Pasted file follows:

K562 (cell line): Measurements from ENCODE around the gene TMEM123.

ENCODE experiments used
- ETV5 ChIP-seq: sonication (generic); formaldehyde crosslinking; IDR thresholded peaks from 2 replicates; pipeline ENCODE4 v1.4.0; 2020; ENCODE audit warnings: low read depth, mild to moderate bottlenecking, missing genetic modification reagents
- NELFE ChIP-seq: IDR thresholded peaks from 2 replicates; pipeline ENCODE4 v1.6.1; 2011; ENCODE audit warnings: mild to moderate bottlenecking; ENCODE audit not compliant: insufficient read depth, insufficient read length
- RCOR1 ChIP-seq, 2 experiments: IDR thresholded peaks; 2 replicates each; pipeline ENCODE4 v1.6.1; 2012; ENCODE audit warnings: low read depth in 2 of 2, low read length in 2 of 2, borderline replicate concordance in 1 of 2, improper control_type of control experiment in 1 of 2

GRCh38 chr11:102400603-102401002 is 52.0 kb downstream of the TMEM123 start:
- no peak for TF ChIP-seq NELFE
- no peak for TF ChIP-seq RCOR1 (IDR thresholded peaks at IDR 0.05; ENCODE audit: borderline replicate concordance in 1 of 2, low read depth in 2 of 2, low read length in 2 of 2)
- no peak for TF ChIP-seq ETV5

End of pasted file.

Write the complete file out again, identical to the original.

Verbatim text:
K562 (cell line): Measurements from ENCODE around the gene TMEM123.

ENCODE experiments used
- ETV5 ChIP-seq: sonication (generic); formaldehyde crosslinking; IDR thresholded peaks from 2 replicates; pipeline ENCODE4 v1.4.0; 2020; ENCODE audit warnings: low read depth, mild to moderate bottlenecking, missing genetic modification reagents
- NELFE ChIP-seq: IDR thresholded peaks from 2 replicates; pipeline ENCODE4 v1.6.1; 2011; ENCODE audit warnings: mild to moderate bottlenecking; ENCODE audit not compliant: insufficient read depth, insufficient read length
- RCOR1 ChIP-seq, 2 experiments: IDR thresholded peaks; 2 replicates each; pipeline ENCODE4 v1.6.1; 2012; ENCODE audit warnings: low read depth in 2 of 2, low read length in 2 of 2, borderline replicate concordance in 1 of 2, improper control_type of control experiment in 1 of 2

GRCh38 chr11:102400603-102401002 is 52.0 kb downstream of the TMEM123 start:
- no peak for TF ChIP-seq NELFE
- no peak for TF ChIP-seq RCOR1 (IDR thresholded peaks at IDR 0.05; ENCODE audit: borderline replicate concordance in 1 of 2, low read depth in 2 of 2, low read length in 2 of 2)
- no peak for TF ChIP-seq ETV5